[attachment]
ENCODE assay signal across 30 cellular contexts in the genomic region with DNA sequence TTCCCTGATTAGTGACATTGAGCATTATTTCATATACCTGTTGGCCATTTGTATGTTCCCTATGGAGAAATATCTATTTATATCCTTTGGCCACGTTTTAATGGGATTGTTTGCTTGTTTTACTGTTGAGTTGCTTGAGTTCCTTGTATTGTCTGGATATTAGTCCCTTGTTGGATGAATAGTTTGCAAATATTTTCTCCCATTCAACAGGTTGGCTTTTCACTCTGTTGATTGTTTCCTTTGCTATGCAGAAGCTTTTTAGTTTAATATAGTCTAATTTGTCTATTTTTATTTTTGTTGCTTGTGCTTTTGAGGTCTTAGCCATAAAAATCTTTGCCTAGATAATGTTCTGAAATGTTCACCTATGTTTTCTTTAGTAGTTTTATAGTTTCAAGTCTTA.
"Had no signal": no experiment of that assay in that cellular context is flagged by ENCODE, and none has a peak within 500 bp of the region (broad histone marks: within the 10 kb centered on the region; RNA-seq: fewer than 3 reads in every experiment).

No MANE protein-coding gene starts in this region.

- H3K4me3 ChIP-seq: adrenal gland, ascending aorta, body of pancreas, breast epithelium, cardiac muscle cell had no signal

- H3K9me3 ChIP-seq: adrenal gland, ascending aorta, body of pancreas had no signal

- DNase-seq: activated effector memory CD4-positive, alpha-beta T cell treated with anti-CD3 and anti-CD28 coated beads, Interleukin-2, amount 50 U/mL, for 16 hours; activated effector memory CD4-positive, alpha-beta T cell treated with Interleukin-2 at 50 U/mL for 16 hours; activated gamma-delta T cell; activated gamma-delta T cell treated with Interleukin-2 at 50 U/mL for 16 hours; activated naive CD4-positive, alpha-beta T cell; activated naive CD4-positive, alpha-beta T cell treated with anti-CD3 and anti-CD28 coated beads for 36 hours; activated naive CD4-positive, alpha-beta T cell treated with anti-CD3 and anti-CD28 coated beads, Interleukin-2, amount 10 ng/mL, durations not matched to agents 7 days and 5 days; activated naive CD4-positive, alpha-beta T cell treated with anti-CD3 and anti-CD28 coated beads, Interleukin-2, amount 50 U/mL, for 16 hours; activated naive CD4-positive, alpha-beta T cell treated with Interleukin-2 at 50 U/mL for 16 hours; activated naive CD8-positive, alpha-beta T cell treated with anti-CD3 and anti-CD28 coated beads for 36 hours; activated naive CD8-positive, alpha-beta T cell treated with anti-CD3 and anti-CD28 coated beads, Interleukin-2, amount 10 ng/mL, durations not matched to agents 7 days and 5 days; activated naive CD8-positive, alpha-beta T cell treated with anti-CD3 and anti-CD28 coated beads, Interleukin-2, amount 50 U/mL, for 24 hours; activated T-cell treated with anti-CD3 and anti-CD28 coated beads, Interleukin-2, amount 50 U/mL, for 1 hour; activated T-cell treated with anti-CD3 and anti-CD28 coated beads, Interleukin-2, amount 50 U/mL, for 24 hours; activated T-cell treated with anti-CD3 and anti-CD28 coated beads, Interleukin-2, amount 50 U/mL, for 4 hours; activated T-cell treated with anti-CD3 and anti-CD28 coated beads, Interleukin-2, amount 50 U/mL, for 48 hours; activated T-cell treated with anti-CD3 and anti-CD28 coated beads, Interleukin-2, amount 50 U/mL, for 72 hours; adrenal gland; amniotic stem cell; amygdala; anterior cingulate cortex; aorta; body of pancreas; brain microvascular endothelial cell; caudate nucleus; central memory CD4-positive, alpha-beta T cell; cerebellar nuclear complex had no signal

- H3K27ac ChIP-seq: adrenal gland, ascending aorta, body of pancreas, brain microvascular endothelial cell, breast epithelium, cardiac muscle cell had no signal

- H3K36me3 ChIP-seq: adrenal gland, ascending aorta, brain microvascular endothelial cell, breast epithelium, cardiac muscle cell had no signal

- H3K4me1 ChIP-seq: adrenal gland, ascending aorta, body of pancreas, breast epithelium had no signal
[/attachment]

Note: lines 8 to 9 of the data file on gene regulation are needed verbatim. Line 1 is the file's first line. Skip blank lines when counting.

- H3K36me3 ChIP-seq: adrenal gland, ascending aorta, brain microvascular endothelial cell, breast epithelium, cardiac muscle cell had no signal

- H3K4me1 ChIP-seq: adrenal gland, ascending aorta, body of pancreas, breast epithelium had no signal